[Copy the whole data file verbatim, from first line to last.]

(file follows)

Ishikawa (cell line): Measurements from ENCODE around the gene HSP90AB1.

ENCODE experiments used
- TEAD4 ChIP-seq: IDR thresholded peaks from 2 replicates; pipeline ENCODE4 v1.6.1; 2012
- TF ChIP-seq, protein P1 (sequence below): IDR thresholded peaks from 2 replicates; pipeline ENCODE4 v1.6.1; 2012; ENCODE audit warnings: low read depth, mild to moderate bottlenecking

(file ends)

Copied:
Ishikawa (cell line): Measurements from ENCODE around the gene HSP90AB1.

ENCODE experiments used
- TEAD4 ChIP-seq: IDR thresholded peaks from 2 replicates; pipeline ENCODE4 v1.6.1; 2012
- TF ChIP-seq, protein P1 (sequence below): IDR thresholded peaks from 2 replicates; pipeline ENCODE4 v1.6.1; 2012; ENCODE audit warnings: low read depth, mild to moderate bottlenecking